As the high of the World Cup wears off I had to do one last blog post on soccer. There's been so much discussion over the years as to the place of sport in our public consciousness, our understanding of the world, and even the way we communicate with one another.
Many articles since Spain's win have examined whether a sport can unite a country.
My friend Katie is working on her dissertation focusing on how, as a culture, we've adopted the language of sport. In fact, today the discourse of sport has seeped into everything from health care issues to politics. Even globalization isn't left untouched as evidenced in the book, How Soccer Explains the World.
NPR took another direction and examined the relationship of sport and literature in an story last month. This proposed the idea of sport as a muse in and of itself. Graceful, fluid motions of sheer athleticism have been called poetry and, in fact, NPR claims as much.
In the new film Pelada, two soccer players embark on a journey to 25 countries to see what place soccer has in connecting people. Over the course of the World Cup the attention has been on communicating about soccer but watching this trailer I would argue that soccer is also a way of communicating...even among people who have little else in common. The release of this movie--and the purpose--seems poignant especially since this film isn't about the competitive, professional world but the pickup soccer found in school yards and back allies, in prisons and farm fields. It's not about the consumption of sport as spectator but, rather, as active participant and once you watch this trailer I'm sure you'll agree it's beautifully done. Variety, Sports Illustrated, and the New York Times all agree.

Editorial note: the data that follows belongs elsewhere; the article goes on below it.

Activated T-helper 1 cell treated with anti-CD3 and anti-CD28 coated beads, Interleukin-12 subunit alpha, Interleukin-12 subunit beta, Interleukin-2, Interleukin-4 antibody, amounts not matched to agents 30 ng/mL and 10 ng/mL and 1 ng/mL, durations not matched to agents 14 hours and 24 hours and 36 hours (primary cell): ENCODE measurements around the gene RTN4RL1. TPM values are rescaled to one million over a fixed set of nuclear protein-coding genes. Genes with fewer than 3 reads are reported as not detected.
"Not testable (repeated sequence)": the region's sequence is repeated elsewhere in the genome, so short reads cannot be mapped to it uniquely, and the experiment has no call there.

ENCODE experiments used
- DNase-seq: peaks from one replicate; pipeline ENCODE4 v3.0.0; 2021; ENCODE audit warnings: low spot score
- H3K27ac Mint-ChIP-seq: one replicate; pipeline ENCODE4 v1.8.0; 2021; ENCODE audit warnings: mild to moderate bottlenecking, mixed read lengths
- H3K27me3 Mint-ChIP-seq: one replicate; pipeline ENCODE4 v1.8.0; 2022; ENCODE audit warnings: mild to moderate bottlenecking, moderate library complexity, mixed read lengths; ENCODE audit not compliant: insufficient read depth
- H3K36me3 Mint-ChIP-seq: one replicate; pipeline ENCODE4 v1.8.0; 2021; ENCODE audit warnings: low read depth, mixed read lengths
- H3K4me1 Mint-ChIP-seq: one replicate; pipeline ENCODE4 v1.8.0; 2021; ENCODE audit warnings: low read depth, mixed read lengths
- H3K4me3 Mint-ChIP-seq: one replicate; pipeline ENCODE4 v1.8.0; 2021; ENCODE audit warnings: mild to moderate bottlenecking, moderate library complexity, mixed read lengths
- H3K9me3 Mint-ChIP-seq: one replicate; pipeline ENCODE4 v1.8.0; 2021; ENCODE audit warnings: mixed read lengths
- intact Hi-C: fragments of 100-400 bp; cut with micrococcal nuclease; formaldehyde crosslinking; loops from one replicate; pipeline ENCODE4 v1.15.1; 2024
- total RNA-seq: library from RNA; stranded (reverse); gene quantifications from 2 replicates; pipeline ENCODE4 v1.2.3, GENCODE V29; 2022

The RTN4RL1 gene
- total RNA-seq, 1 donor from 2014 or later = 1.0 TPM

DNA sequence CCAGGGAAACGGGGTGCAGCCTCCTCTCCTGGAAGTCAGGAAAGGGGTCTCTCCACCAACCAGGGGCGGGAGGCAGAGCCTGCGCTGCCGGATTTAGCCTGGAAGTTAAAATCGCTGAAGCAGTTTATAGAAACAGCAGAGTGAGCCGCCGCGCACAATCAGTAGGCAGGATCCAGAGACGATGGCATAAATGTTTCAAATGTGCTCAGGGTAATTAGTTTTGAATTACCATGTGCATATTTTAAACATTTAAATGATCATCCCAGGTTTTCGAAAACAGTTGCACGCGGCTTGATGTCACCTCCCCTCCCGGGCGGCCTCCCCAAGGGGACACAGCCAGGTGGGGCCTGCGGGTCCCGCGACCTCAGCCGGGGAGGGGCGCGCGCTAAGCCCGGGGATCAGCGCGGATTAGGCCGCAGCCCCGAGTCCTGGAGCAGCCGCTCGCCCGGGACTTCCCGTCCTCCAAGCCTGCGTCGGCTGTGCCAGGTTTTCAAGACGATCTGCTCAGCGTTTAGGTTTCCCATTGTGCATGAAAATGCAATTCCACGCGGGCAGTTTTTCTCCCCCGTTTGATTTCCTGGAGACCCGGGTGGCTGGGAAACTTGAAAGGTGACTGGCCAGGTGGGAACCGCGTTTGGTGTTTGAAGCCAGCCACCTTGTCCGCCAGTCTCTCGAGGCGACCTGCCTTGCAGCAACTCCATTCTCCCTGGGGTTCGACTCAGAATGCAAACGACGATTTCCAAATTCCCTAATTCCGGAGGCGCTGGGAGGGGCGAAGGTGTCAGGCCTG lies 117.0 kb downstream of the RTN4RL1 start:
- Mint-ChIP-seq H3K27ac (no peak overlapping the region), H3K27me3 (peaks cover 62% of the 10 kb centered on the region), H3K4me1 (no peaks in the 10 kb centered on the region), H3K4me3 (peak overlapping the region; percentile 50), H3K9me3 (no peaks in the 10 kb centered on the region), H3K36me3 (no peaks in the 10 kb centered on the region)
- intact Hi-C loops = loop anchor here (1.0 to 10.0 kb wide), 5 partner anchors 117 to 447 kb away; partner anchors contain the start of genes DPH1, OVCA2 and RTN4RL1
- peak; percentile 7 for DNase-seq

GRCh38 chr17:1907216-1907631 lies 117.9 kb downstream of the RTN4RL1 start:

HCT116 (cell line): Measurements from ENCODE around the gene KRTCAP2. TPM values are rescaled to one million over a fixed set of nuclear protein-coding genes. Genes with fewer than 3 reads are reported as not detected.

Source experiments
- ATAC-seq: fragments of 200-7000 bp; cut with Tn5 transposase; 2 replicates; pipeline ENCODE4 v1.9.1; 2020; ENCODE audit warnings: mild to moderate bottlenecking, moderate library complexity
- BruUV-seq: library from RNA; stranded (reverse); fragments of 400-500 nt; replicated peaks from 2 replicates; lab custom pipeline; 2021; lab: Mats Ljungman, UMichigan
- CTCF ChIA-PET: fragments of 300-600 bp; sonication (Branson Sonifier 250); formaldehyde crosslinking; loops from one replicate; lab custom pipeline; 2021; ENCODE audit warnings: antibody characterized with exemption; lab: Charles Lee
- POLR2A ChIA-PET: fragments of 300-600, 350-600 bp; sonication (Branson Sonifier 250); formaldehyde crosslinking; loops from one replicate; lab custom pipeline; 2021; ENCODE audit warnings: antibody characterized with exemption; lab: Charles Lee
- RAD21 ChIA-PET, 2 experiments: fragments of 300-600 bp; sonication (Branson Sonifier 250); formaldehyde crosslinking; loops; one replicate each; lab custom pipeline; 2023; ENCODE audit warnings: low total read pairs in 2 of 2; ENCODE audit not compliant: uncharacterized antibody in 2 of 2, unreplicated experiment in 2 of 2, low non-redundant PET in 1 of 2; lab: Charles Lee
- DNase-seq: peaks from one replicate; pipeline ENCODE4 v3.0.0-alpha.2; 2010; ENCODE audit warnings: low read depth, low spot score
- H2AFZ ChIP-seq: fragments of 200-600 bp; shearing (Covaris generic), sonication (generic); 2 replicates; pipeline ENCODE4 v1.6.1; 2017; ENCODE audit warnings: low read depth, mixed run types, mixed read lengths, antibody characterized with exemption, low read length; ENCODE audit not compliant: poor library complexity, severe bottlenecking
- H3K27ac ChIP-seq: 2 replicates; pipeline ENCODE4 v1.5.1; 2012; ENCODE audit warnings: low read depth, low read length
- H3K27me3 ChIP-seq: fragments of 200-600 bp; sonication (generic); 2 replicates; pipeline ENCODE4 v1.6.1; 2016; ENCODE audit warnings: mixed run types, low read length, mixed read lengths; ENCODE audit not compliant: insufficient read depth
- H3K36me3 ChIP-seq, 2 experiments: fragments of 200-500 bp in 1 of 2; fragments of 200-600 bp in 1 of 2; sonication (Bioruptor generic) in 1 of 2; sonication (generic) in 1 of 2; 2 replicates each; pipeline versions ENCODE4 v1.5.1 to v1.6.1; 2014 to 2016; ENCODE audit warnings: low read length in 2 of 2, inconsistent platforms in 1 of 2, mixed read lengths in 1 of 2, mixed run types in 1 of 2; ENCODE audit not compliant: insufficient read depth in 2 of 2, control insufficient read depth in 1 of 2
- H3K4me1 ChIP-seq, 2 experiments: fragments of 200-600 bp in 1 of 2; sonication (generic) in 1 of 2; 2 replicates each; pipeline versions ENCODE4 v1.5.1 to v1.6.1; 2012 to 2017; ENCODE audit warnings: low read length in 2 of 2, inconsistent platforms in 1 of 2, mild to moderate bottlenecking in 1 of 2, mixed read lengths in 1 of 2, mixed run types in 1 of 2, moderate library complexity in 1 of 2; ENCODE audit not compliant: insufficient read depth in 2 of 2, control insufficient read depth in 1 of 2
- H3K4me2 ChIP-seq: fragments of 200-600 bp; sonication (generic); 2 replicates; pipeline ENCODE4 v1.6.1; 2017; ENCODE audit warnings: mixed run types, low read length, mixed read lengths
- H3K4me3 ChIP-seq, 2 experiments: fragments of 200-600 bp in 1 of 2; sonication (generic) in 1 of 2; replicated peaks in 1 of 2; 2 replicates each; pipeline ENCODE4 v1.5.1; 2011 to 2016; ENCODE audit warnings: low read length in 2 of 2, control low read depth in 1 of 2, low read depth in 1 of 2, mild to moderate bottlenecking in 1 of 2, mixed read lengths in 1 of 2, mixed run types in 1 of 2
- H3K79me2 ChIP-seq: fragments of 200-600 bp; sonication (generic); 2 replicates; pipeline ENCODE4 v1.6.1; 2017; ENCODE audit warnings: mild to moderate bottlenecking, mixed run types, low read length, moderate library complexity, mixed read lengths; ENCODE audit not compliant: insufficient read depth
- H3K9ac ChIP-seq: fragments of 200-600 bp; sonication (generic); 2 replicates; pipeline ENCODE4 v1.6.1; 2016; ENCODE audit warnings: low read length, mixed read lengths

My favorite line is "When the ball is kicked towards me, I consider it the game beckoning me." Enjoy:
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